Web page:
While you are in the hospital, your doctor or nurse will examine the reconstructed breast every day and change thedressing as needed. We encourage you to look at your chest during the dressing changes so you are familiar withhow it looks. When you are ready, you can care for your incision with help from your nurse. This will help prepareyou to care for yourself at home. At first, the size of the reconstructed breast is much smaller than your natural breast. This is because the tissueexpander is not completely filled when it is inserted. Before you go home and with your nurse present, we wouldlike you to gently touch the new breast mound. You may be able to feel the port under your skin. It is used to fillthe expander. The incision line across the breast mound is closed with stitches (sutures). You may see some rednessand some slight bloodstains on the gauze pad. You may also feel tenderness around the incision. These are normalsigns after surgery. After examining the area, the nurse will place a fresh gauze pad over your suture line. When you leave the hospital, your sutures and paper tapes will still be in place. They will be covered with a gauzepad. You can wear the surgical bra or any support bra that does not have an underwire and that does not press onthe tissue expander. You can begin taking regular showers two days after the drain(s) is removed. We recommend daily showers to helpkeep the suture line clean. Do not take tub baths until your incision is fully healed because soaking may increasethe risk of infection. Before entering the shower, remove your bra and the gauze pad. Wash with lukewarm waterand a plain nonperfumed soap. Gently clean the incision line and skin. Rinse well. The shower stream should notbe directed at your reconstructed breast. Pat the incision line dry with a clean towel; do not rub it.Only use an electric razor to shave under your arm on the side of surgery. Also, deodorant could cause an infec-tion. Do not put it on until after you have put your bra on. Do not use deodorant on the side of surgery if there isany break in the skin there. After your shower, inspect the incision line and drain site carefully. To do this, stand in front of a mirror in a room with good lighting. Call your plastic surgeon or nurse if you have any of the following:– Skin redness not there before– New drainage from the incision– A temperature above 101° F (38.3° C) When you have finished the inspection, place a clean gauze pad over the incision line. You should wear the bra 24hours a day. For additional gauze pads and surgical bras, call your nurse in the Ambulatory Care Department.
 What to Expect During Tissue Expansion
 Your first postop visit will be ten days to two weeks after your surgery. Call your surgeon’s office to make anappointment as soon as you can. Fluid will be added to the expander during this visit. Your plastic surgeon andnurse will examine the incision to insure that it is healing well. If the sutures are not the kind that dissolve on theirown, the surgeon will decide when they should be taken out.
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This first visit is a good time to bring up any questions you may have. During expansion, the breast mound willnot have the shape and size of the opposite breast. The breast will not take its final form until the permanentimplant is inserted. You will return to your doctor’s office every week for six to eight weeks to complete the expansion process. Beforeeach expansion, your breast mound and incision line will be examined. The tissue expander is inflated with sterilesalt water through the port via a small needle. The expansion takes about twenty minutes each week. You may feelsome tightness and fullness in the breast area and some discomfort in your shoulder or back. It generally gets better within a day or two. After each expansion, you should continue your normal activity. You can return to work or dolight housekeeping a few hours later. You can also drive if you have full range of motion in your shoulder on theoperated side. If your job involves lifting 10 pounds or more, you may need to change your work schedule until itis safe for you to lift heavy weights. If you have any questions, ask your doctor or nurse.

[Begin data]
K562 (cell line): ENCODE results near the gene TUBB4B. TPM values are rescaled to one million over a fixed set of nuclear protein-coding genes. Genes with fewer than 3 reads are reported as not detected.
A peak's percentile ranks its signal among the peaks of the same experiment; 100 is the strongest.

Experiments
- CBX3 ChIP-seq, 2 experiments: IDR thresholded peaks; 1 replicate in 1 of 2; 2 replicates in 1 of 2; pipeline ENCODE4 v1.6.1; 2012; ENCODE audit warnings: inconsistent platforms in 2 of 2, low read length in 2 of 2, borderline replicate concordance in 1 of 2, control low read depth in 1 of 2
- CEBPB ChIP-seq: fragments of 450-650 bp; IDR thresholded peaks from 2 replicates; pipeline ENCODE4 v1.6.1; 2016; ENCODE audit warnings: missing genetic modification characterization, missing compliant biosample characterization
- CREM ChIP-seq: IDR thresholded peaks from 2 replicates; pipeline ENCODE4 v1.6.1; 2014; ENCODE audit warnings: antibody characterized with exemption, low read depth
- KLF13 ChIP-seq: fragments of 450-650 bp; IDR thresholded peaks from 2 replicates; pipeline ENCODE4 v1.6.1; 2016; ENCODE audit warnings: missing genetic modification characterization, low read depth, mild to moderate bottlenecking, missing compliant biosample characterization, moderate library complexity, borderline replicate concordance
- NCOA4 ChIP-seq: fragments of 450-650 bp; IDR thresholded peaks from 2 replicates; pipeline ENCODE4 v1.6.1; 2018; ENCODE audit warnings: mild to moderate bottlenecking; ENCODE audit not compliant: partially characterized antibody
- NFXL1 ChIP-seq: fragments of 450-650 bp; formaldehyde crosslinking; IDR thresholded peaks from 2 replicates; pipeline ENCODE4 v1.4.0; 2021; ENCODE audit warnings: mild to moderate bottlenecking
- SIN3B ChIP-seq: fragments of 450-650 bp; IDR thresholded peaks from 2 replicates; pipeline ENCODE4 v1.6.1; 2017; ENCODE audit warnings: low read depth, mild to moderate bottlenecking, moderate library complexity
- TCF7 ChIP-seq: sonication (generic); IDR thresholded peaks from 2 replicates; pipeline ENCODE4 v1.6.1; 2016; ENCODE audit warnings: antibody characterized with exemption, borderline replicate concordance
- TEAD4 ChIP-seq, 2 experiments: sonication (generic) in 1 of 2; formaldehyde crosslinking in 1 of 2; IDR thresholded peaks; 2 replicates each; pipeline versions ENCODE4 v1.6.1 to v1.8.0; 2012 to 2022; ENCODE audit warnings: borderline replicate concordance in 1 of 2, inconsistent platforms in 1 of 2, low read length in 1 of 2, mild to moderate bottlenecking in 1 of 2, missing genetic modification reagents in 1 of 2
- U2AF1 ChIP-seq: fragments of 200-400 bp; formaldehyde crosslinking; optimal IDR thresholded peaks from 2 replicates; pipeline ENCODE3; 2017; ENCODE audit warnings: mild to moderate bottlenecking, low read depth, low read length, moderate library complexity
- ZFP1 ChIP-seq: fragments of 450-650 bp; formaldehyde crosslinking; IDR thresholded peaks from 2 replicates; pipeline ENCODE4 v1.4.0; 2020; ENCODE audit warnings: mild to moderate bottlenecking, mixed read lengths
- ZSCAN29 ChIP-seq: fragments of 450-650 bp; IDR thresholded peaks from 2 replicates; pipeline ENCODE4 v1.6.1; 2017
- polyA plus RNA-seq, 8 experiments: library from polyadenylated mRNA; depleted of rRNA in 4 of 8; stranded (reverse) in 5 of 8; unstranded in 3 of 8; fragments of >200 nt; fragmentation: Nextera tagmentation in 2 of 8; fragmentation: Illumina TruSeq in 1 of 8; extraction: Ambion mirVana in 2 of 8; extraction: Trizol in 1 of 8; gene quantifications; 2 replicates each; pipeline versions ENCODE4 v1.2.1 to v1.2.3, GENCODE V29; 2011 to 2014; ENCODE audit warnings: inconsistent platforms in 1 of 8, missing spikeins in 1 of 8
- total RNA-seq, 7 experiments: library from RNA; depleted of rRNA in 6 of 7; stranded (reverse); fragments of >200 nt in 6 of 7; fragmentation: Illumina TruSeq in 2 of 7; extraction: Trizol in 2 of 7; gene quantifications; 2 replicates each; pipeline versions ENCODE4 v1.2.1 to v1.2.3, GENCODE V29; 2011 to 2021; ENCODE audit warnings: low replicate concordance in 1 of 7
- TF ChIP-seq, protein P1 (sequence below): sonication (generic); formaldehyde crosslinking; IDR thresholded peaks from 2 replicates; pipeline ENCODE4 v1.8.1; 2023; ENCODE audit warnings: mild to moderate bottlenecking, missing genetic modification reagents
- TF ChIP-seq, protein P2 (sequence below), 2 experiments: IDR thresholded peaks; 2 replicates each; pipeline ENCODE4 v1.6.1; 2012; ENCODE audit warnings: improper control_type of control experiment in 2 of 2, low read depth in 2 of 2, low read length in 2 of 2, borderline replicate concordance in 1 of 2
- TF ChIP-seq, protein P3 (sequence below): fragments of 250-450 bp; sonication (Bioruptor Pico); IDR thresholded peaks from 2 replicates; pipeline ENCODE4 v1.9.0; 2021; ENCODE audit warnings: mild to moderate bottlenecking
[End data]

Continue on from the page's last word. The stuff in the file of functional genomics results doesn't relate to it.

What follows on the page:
Comfort Measures
Between expansions, there are a few things you can do at home to feel more comfortable. Warm showers, Tylenol
,or ibuprofen (taken with food), may help ease the tightness and discomfort. You may notice that your skinbecomes dry and flaky as it is expanded. A nonperfumed moisturizer put on once or twice a day can be soothing.Do not put the lotion directly on the incision for the first six weeks. Do not apply a heating pad or warm com-press directly on the breast mound. It is possible to burn the skin because your sensation has changed. Your nurse will show you the stretching exercises you should do at home. During your weekly visits, your nurse will review your progress with these exercises.
Regular exercise after your surgery and during expansion is good for you, but there are some you should not do. Donot do high impact aerobics, jog, lift weights, or swim until your doctor approves. Avoid exercises that build up yourchest muscles (pectoralis). Do the simple exercises shown at the end of the booklet which can be done at home. They  will improve your comfort and flexibility.
Clothing Hints
 When you leave the hospital, you will be wearing a surgical bra. After the drains are removed, you may choose to wear your own bra. It should:• Be comfortable.• Not too tight.• Not have an underwire.• Not press directly on the tissue expander.To help balance your appearance in clothing, you may fill your bra with a soft breast form. You can purchase thisfrom the Breast Boutique at the Evelyn H. Lauder Breast Center (205 E. 64th Street). This breast form is a light- weight nylon pouch, and its size can be adjusted to match the opposite breast by adding or removing the cotton fluff inside. This is especially useful as the breast mound becomes larger during expansion. It can be laundered using amild soap such as Woolite
or Ivory 
. It should be washed once a week and then air-dried. Another way to achieve a balanced look is to use shoulder pads, which come in a variety of shapes and sizes. Youmay also line the bra with a soft gauze also available from the nursing staff. Replace the gauze frequently enough tomake sure that it is always clean.